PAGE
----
September 14, 2009
Pet Health Alert: Cancer Prevention in Older Dogs
Cancer is not only a risk for human beingsit can affect our canine companions, too. "Veterinary research estimates that the incidence of cancer in older dogs ranges from 50 to 75 percent," according to Dr. Louise Murray, ASPCA Director of Medicine at Bergh Memorial Animal Hospital (BMAH).
Such high numbers of the disease may have to do with innovations in pet health care, such as vaccines and deworming. “Nowadays, more pets are protected from parasites, heartworms and viral disease,” observes Dr. Murray. “As a result, they are living longer and developing cancer in their old age.”
Veterinary oncologists are also detecting cancer more often and at earlier stages with the help of sophisticated diagnostic tools such as ultrasound, CT scans and even MRIs for pets.
Though we cannot prevent all cancers, there are certain steps pet parents can take to greatly diminish the chances of their animal companion contracting the disease:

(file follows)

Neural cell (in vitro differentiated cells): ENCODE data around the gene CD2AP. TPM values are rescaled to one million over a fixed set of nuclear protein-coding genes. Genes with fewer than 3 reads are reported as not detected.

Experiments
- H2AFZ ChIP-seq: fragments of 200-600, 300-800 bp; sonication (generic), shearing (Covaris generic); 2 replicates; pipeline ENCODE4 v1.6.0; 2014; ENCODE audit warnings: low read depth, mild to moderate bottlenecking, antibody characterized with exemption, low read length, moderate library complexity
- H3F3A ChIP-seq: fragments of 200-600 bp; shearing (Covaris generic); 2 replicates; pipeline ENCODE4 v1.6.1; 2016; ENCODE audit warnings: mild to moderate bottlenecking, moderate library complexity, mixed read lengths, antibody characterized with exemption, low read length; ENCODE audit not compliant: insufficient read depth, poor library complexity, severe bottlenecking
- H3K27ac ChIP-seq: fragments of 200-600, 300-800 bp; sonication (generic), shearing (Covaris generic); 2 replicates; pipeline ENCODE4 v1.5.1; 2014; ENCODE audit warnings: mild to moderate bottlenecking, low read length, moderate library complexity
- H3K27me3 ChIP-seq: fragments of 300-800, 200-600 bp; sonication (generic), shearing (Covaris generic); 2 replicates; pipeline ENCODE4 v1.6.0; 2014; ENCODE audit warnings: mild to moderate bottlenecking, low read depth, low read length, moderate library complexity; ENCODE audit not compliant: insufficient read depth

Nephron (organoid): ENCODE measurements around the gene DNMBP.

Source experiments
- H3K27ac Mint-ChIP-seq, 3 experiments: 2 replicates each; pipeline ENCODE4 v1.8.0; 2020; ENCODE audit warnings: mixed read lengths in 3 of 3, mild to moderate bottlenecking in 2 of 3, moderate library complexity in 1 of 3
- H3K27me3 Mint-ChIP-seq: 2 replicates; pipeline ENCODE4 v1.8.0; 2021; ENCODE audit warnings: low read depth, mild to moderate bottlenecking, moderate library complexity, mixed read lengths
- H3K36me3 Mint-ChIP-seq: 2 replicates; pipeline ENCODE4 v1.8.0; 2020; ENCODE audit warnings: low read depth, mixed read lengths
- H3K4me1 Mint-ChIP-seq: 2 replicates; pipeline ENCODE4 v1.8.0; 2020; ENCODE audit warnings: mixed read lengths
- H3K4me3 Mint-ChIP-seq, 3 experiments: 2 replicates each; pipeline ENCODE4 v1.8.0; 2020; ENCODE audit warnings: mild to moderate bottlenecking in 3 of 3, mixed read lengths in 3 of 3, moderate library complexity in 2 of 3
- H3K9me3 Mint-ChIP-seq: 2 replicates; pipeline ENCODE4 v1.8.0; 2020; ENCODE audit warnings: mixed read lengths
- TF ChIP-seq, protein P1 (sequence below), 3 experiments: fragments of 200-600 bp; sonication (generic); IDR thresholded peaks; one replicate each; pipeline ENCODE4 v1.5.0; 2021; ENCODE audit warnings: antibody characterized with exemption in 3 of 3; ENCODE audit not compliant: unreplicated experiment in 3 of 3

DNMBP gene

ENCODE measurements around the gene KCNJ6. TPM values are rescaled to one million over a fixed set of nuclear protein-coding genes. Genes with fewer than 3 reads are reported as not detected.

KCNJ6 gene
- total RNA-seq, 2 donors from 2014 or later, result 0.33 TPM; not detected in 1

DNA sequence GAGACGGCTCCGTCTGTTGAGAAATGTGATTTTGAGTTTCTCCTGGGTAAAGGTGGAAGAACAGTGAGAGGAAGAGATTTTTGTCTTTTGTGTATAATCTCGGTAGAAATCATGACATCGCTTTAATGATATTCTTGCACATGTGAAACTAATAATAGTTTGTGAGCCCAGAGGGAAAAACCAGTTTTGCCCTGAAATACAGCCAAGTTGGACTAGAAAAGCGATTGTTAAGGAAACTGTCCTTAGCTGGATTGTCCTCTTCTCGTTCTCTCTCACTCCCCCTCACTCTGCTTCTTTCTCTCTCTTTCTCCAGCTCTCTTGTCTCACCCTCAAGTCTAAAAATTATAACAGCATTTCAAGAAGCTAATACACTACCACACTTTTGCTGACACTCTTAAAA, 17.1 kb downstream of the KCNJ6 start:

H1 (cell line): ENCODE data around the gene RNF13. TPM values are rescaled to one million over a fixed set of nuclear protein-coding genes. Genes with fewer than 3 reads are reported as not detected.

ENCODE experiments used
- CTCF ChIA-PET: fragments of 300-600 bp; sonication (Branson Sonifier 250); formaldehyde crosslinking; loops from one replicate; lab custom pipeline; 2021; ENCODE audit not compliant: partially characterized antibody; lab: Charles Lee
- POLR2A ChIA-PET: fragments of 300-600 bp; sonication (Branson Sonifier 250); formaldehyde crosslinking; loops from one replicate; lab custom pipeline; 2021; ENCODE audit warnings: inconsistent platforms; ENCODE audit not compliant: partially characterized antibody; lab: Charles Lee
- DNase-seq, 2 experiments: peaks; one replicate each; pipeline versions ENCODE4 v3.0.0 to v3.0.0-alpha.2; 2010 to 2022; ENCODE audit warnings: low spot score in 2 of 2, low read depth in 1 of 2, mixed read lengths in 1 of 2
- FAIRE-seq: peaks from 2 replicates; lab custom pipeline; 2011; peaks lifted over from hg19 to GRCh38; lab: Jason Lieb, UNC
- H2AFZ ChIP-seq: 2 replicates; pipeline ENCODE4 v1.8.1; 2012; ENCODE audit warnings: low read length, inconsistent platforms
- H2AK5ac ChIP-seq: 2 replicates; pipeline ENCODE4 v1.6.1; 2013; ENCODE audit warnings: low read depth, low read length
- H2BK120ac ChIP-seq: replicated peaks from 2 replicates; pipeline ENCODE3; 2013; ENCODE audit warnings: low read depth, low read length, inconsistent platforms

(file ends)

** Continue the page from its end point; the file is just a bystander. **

Spaying and neutering pets before their first heat cycles can significantly reduce the occurrence of mammary tumors and helps prevent ovarian, uterine and testicular cancers.
If you notice a mass on your pet's skin, have it examined immediately by a veterinarian. If it is cancerous, have it removed as soon as possible.
Don't allow your pet to be exposed to cigarette smoke.
Use pet-formulated sunscreen on vulnerable, fair-skinned pets.
Avoid chemical lawn products, which are proven to cause cancers in pets, including bladder cancer and lymphoma.
Read ASPCA veterinary tips on diagnosing, treating and preventing cancer in dogs.
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